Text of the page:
I haven’t managed to take part in all of the weekly posts for this year’s Nonfiction November, but I particularly wanted to join in with this one – an intriguing new topic for 2021.
Week 4: (November 22-26) – Stranger Than Fiction with Christopher at Plucked from the Stacks: This week we’re focusing on all the great nonfiction books that *almost* don’t seem real. A sports biography involving overcoming massive obstacles, a profile on a bizarre scam, a look into the natural wonders in our world—basically, if it makes your jaw drop, you can highlight it for this week’s topic.
One book came to mind as soon as I saw this week’s topic…
The Dead Duke, His Secret Wife and the Missing Corpse by Piu Marie Eatwell
Here’s what it’s about:
In The Dead Duke, His Secret Wife and The Missing Corpse, Piu Marie Eatwell gives a thoroughly researched account of one of the most bizarre legal cases of the Victorian and Edwardian eras. In 1897, Anna Maria Druce approached the courts to request the exhumation of her father-in-law’s grave. She sensationally claimed that her father-in-law, T.C. Druce, was actually the 5th Duke of Portland and had been leading a double life until deciding to kill off his alter ego. Druce had faked his own death, she said, and if his coffin was opened it would be found to be empty. This would leave Anna Maria’s son as the true heir to the Portland fortune. This was only the beginning of a fascinating legal battle that would continue for years, attracting a huge amount of media attention and capturing the imaginations of the public.
And here are my thoughts, taken from my review originally posted in 2015:
With tales of secret wives and illegitimate children, fraud and forgery, stolen evidence and unreliable witnesses, lies and deception and double identities, this could have been the storyline of a Wilkie Collins or Mary Elizabeth Braddon novel (and Eatwell does draw some parallels with the lives and works of these authors and others). As a fan of Victorian sensation novels, it’s not surprising that I enjoyed this book so much.
I particularly loved reading about the eccentric lifestyle of the 5th Duke of Portland. Becoming increasingly reclusive in his later years, he rarely went out in daylight and constructed a labyrinth of underground tunnels beneath his estate. He often wore six coats at the same time, had a large collection of wigs and only ate in the mornings and evenings. His alleged alter ego, T.C. Druce, who ran a London department store, was said to have some similar habits, which added some support to the theory that the two men were one and the same.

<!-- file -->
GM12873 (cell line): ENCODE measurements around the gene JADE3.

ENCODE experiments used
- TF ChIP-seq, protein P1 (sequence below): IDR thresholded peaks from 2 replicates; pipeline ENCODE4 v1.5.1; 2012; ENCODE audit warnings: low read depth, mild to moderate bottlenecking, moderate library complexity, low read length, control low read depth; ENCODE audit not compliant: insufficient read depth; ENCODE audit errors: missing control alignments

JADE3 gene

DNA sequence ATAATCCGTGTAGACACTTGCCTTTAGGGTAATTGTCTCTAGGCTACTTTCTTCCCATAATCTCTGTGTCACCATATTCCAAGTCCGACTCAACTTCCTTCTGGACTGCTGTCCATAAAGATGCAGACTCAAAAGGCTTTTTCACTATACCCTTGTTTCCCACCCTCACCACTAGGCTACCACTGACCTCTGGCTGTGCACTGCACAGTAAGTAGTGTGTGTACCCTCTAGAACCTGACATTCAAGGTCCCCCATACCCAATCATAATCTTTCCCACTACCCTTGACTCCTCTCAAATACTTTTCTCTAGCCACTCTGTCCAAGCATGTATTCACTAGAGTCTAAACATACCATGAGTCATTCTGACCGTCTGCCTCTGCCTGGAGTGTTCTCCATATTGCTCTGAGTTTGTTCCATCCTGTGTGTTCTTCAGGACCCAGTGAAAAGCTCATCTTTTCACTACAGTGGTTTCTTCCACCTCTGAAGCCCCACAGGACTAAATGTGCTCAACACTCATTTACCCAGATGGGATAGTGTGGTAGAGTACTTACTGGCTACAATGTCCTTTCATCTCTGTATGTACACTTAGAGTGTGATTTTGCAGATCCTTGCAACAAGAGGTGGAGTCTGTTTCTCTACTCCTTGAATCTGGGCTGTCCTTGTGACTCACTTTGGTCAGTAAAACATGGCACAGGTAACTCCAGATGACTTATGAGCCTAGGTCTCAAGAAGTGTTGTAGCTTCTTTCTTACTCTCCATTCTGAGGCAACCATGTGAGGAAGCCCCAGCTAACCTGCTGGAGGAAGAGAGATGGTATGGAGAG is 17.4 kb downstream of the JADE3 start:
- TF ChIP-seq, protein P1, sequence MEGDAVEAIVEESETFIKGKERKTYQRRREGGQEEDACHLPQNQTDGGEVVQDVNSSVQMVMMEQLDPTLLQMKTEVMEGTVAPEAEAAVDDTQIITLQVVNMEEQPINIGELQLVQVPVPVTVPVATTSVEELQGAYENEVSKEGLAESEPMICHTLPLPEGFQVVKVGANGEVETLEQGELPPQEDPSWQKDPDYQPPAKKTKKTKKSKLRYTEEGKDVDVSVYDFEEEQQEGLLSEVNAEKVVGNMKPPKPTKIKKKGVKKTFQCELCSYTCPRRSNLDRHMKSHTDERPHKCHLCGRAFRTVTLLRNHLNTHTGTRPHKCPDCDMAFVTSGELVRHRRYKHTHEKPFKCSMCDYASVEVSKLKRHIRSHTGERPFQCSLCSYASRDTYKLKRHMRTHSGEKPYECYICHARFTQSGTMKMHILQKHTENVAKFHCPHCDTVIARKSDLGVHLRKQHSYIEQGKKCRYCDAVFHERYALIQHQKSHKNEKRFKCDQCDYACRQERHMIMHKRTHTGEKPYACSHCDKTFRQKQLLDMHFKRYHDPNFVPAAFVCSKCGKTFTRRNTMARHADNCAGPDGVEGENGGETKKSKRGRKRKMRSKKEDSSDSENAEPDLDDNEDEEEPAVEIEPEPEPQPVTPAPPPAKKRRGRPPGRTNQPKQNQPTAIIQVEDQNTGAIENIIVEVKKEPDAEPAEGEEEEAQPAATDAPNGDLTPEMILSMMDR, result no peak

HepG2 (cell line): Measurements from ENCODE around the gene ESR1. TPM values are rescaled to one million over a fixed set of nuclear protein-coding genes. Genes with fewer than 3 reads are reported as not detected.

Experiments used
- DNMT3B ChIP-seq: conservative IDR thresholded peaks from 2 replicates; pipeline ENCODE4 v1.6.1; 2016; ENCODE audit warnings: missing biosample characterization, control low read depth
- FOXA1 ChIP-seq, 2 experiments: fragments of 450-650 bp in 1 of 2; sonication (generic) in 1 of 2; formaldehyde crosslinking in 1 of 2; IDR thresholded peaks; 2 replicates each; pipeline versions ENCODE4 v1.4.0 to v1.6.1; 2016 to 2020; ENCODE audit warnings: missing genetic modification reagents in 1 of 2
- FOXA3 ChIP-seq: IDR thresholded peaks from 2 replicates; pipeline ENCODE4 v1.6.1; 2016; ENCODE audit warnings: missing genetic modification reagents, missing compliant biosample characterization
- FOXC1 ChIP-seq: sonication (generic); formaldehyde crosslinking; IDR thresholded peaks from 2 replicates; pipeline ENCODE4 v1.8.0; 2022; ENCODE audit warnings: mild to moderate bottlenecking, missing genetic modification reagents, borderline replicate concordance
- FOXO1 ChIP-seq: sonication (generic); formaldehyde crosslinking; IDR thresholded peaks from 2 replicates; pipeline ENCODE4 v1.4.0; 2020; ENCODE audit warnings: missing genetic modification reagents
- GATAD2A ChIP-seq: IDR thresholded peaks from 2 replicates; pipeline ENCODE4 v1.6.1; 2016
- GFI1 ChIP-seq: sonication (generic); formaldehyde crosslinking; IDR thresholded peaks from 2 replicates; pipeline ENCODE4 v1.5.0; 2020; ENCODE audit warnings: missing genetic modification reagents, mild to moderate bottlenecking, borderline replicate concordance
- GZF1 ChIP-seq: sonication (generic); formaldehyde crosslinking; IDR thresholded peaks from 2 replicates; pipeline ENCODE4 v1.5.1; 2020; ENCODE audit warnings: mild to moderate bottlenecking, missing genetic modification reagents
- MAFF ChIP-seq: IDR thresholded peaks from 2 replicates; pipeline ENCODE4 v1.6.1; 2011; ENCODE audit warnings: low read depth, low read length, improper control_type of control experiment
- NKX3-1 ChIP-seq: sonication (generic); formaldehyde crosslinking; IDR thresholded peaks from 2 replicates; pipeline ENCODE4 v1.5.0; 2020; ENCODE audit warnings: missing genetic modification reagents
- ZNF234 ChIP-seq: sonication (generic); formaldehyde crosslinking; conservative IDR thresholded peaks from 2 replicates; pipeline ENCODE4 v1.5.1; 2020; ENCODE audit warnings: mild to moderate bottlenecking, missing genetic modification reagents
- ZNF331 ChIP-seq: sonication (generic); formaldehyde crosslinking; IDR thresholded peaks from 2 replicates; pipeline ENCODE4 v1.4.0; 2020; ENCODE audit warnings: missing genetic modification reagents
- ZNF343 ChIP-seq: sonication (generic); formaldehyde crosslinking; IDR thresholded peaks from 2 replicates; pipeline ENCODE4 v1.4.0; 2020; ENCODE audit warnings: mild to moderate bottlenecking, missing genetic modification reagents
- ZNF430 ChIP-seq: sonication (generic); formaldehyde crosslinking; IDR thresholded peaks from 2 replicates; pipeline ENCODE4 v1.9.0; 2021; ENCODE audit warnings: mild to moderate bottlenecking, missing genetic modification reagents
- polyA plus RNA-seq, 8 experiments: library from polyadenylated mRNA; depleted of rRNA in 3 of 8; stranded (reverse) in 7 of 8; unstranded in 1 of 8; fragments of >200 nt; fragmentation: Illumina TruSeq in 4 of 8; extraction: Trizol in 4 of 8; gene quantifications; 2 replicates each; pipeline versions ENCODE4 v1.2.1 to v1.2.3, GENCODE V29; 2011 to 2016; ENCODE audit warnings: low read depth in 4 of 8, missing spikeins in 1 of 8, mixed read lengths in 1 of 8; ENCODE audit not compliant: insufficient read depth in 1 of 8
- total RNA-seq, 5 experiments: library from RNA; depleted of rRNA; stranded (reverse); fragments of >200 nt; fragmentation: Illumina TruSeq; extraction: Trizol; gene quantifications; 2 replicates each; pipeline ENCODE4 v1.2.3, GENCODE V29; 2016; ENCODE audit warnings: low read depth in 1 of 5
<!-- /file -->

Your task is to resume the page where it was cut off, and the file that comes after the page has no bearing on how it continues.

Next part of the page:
I was impressed with the huge amount of research the author must have carried out while she was writing this book, drawing on newspaper articles, letters, photographs, census records and other documents to build up a full and balanced picture of the case. Every time a new character is introduced we are given details of their family history, personal background, appearance and personality, all of which helps to bring them to life rather than being just names on the page. Further notes are provided at the back of the book, along with a list of primary and secondary sources.
In the final three chapters, set in 2013, Piu Marie Eatwell describes some of the new evidence she was able to discover during her investigations and her enthusiasm for the subject really shines through here. It must have been a fascinating book to research and it was certainly a fascinating book to read!
Have you read this book – or any other non-fiction books that are ‘stranger than fiction’?